Monday, November 19, 2012

book review: Emergence Christianity

title: Emergence Christianity: What It Is, Where It Is Going, and Why It Matters
author: Phyllis Tickle
date: 2012
publisher: Baker Books

Phyllis Tickle has written her fourth book on the emergent church. In her most recent book, “Emergence Christianity”, she takes a sympathetic look at the non-movement movement, doing an excellent job of reviewing and distilling in some 200 pages where things have been, where they are, and where they might go.

Tickle suggests that we are living in the age of "The Great Emergence" across the world, where major changes are shaping not only culture but giving birth to "emergence Christianity."

Quite a bold claim, especially for one living in the middle of it! And this book seeks to describe how some Christians are adapting to it.

She argues that the current cultural and religious transformation “is an across-the-board and still-accelerating shift in every single part and parcel of our lives as members in good standing of twenty-first-century Western or westernized civilization.” Tickle draws together strands as different as the Azusa Street revival, the Greenbelt music festival, the growth of house churches, and the birth of the Emergent Village Web site/community to chart the phenomena that have made the changeing of the guard possible. In this complex and changeable context she includes groups like the “Hyphenateds” (those still affiliated with traditional Christian denominations), Emerging and Emergent communities, Neo-Monastics, and others.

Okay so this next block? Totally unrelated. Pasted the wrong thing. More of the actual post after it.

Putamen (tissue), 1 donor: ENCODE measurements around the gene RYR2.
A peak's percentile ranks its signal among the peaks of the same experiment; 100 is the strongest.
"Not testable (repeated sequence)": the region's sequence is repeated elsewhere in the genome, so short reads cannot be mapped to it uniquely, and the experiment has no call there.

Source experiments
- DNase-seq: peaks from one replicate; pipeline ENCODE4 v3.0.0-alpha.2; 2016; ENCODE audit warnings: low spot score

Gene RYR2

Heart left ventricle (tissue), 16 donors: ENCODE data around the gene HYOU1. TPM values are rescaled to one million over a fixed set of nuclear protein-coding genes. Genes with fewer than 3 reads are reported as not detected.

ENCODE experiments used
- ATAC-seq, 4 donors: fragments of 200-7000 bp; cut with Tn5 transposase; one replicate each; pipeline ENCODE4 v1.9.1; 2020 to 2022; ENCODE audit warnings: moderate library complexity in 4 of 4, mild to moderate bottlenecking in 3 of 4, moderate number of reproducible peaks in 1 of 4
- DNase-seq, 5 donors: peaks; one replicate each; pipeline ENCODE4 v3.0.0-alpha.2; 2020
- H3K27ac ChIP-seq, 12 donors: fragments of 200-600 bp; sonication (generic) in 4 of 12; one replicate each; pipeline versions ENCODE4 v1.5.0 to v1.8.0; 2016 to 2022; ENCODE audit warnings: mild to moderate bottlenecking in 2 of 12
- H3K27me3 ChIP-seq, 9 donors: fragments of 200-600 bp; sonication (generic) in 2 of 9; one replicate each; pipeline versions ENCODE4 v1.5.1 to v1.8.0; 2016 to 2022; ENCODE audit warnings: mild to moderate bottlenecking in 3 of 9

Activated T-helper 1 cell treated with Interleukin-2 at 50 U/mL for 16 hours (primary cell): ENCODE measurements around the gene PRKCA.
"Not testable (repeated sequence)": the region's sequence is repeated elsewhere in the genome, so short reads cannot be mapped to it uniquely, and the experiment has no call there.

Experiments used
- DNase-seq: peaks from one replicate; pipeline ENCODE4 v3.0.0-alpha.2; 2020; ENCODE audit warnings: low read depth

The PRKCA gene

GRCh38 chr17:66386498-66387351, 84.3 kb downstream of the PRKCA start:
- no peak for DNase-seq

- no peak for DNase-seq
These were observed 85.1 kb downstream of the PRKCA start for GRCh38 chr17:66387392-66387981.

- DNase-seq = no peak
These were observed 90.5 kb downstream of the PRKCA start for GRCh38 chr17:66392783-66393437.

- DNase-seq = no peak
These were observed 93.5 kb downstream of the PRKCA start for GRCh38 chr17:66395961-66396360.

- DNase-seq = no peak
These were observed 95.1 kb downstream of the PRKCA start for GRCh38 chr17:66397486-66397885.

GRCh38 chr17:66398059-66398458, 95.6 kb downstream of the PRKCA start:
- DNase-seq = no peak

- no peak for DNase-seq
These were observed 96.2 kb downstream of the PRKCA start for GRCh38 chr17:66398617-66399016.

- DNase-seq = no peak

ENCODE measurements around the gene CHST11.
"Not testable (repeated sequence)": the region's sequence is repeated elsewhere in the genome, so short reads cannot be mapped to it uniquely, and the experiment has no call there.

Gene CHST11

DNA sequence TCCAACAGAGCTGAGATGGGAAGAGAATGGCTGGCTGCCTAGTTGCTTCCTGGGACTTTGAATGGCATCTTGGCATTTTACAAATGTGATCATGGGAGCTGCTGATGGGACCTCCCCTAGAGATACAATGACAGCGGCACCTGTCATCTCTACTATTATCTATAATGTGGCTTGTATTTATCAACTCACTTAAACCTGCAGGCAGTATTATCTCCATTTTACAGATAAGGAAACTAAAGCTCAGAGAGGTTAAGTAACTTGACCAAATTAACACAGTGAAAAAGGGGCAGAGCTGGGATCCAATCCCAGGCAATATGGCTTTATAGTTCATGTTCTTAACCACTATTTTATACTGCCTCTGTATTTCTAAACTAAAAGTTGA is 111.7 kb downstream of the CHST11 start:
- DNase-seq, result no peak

If you agree with her perspectice, you will appreciate and enjoy the book immensely. If you don't agree with her observations and are interested in the direction of church history, you will find this a worthwhile read. 

Tickle, suggests that Emergence Christianity is not in decline, but in a stage of reconfiguration or maturation. One of the strengths of Tickles book is she places the Emergent/Emergent debate within the broader flow of world history and not simply American Christianity.

Tickle summarizes Emergence Christianity in seven points (pp. 164-66):
1. Radically obeying the words and teachings of Christ.
2. Insisting there is only one story in the Bible, not two.
3. Being willingly susceptible to the power of story (as opposed to propositional truth).
4. Viewing theology as an ongoing conversation that is a means rather than an end.
5. Always opting for grace over morality.
6. Believing orthopraxy (right actions) always trumps orthodoxy (right beliefs)
7. Holding the church as part of the Kingdom of God and its citizens rather than an institution.

At the end of her book, Tickle walks through a number of challenges facing the Emergence movement These include the power struggles within Emergence communities who want to claim there are no power struggles; how do you belong in a generation that resists belonging; formative religious education for children and youth in an adult-oriented community, and the most basic question of all: where is the locus of authority in this new type of Christianity?

This book was provided courtesy of Graf-Martin Communications and BakerBooks in exchange for an honest review.

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